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Wind Turbine Power

  1. Feb 10, 2012 #1
    Hello everyone, I've found these forums extremely helpful in the past and I've decided to create an account in order to answer a question that has been going in my mind and I can't seem to find the answer.

    The power a wind turbine can generate can be derived from the equation:
    [itex]Power = \frac{1}{2}\rho A v^3[/itex] and the area ([itex]A[/itex]) of the turbine can be calculated using the area of a circle equation: [itex]A = \pi r^2[/itex].

    This equation would give you the theoretical maximum power obtained by the turbine, however all turbine have a center from which the blades are attached. In a 'real life' situation would one use the whole circle or the 'doughnut like' shape area to calculate the maximum power that can be obtained?

    The doughnut area could be calculated using the formula:
    [itex]A = \pi r_{total}^2 - \pi r_{center}^2[/itex]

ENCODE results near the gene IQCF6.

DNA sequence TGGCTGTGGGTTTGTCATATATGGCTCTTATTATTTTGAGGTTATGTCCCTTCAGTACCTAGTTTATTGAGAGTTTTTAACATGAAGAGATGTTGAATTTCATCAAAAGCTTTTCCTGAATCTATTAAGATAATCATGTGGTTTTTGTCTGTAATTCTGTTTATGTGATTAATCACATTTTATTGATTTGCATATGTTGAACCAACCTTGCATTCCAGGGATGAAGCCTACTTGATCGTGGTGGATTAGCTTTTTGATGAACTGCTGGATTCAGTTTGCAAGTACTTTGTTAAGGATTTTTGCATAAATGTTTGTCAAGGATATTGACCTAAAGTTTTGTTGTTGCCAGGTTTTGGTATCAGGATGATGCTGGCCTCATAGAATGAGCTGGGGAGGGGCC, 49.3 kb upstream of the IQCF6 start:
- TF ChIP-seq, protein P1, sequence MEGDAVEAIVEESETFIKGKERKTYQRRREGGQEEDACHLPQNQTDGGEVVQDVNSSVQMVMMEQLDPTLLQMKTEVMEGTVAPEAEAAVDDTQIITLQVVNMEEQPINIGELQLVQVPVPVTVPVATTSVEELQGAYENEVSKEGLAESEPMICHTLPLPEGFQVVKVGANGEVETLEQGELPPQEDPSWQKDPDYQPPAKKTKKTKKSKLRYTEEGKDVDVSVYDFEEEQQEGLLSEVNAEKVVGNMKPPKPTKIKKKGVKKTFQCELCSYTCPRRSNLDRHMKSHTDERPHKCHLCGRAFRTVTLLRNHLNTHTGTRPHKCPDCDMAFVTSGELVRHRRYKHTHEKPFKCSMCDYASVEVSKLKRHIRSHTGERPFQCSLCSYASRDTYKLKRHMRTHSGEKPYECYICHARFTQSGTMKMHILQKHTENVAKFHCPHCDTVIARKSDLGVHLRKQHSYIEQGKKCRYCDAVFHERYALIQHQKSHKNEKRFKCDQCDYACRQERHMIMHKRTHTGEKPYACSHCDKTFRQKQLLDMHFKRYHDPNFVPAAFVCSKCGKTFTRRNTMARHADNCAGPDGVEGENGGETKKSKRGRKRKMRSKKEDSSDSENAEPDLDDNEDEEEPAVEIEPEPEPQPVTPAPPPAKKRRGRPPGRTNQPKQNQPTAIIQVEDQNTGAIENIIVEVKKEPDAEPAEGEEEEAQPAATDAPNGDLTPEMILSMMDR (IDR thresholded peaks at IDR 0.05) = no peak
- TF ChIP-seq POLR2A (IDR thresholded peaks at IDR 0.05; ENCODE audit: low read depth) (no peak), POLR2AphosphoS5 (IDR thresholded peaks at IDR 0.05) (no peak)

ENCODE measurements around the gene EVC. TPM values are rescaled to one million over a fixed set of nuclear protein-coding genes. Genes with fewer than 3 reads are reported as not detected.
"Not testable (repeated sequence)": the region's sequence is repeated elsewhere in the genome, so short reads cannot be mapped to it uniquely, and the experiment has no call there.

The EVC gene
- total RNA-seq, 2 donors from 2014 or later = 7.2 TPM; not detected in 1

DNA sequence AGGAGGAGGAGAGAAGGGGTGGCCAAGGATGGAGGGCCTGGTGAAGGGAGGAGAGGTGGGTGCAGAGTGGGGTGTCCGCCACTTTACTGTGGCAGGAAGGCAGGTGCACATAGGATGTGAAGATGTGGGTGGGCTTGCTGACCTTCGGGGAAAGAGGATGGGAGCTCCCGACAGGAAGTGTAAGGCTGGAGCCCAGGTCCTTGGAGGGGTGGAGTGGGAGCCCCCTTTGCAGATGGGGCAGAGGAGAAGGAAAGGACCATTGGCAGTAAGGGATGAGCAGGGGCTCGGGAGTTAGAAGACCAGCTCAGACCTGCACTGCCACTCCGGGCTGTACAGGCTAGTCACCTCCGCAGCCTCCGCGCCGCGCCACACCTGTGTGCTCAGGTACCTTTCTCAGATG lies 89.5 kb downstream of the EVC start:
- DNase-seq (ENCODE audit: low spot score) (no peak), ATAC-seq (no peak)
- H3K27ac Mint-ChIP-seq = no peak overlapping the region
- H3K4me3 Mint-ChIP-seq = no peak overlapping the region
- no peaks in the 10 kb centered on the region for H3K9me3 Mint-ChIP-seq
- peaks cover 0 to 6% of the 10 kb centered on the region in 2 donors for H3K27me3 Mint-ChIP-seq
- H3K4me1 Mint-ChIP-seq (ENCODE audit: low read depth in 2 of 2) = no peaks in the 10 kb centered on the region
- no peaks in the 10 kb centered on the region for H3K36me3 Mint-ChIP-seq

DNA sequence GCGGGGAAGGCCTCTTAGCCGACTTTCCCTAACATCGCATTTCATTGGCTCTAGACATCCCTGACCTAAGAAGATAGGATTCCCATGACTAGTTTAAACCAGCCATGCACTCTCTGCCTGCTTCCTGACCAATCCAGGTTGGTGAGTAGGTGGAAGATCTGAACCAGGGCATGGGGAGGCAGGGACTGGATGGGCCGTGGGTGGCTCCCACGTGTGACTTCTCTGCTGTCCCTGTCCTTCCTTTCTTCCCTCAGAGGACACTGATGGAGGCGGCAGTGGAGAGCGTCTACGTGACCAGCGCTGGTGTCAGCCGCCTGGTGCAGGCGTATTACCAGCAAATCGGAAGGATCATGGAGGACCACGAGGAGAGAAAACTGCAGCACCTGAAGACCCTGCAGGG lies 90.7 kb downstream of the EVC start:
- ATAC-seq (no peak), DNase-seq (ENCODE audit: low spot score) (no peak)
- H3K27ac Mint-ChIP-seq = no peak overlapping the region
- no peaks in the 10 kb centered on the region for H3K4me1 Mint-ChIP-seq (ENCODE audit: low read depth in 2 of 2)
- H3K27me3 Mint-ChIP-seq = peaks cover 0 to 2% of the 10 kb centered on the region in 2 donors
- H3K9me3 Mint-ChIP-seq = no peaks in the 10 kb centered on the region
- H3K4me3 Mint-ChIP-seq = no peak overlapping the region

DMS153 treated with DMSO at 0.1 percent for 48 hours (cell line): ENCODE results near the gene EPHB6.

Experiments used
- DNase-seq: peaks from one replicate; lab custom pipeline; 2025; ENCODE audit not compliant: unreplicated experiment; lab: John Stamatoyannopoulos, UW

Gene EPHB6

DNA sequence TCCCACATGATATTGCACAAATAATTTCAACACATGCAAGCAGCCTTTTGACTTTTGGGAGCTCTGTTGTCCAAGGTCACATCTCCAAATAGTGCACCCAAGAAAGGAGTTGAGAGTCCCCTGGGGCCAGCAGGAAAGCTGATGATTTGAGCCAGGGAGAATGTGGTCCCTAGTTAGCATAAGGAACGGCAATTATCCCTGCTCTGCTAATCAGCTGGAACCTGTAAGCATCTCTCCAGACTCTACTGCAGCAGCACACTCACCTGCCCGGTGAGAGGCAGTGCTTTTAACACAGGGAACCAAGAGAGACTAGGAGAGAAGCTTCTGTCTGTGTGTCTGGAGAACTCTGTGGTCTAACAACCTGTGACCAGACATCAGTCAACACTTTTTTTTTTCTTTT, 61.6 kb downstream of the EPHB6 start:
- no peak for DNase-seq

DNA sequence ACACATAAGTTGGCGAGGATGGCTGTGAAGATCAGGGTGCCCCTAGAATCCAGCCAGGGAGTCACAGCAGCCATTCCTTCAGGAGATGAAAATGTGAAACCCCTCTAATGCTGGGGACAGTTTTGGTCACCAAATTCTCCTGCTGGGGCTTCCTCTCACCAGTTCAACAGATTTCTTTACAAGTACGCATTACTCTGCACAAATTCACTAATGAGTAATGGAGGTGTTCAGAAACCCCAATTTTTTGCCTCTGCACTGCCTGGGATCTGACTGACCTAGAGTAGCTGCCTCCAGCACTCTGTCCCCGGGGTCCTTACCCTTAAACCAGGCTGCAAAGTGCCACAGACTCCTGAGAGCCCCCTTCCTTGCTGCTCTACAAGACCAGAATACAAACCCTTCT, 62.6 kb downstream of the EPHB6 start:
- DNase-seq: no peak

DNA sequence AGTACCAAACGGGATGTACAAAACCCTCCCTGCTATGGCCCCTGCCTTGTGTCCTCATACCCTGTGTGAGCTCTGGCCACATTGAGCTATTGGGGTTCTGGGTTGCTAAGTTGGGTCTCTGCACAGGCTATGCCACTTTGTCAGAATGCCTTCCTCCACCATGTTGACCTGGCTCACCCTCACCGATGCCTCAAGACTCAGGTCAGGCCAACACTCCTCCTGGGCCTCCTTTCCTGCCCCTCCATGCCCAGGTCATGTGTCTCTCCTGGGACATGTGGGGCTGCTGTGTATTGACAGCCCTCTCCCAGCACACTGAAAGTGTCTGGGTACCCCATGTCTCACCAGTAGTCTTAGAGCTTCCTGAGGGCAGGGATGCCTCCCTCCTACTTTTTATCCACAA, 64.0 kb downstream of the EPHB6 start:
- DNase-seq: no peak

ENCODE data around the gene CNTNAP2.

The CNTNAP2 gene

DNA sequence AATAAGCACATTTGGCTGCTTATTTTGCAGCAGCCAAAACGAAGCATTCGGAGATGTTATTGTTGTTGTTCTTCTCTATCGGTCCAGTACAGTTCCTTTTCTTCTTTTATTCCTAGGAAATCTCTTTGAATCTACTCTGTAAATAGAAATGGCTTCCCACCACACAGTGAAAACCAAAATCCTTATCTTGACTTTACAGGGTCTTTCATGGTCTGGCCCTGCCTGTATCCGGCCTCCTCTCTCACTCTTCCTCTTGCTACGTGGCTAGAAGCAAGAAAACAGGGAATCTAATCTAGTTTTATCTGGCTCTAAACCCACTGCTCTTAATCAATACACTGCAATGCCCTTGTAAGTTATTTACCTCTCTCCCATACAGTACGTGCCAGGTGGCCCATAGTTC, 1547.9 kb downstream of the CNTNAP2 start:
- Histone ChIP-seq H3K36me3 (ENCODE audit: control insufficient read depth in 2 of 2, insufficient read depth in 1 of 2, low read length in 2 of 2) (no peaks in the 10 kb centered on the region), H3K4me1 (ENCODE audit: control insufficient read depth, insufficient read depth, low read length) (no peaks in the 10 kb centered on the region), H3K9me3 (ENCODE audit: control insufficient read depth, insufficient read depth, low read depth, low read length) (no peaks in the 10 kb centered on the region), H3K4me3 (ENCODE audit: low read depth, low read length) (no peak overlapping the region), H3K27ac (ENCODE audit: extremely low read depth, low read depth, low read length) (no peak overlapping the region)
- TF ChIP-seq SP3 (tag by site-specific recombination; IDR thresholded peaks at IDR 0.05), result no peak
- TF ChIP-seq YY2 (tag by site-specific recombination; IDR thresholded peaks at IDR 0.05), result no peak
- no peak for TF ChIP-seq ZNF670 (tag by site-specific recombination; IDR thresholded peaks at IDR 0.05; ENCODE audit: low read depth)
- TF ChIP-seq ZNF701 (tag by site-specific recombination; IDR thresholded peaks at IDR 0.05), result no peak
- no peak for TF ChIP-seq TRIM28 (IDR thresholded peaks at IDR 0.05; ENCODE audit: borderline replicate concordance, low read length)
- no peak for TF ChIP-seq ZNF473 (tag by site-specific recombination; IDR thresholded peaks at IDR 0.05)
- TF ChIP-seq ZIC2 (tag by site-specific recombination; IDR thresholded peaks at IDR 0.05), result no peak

Thank you,
    Donald.
    [itex]A = \pi (r_{total}^2 - r_{center}^2)[/itex]
     
  2. jcsd
  3. Feb 10, 2012 #2

    sophiecentaur

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    Your formula is giving the total Kinetic Energy in the volume of air that passes each second. You could never get that much out at one location because that would imply that the wind has to have zero speed afterwards - and how do you get rid of it all?

    Any turbine (air / gas / water) can only get a certain amount of the power out (finite efficiency) and I think the efficiency is, in fact, so low that the small adjustments you suggest, although correct, are not really relevant in the overall scheme of things.


    This link suggests that you can't do better than 60% in any case. The Betz Limit, apparently. God that man was such a pessimist.
     
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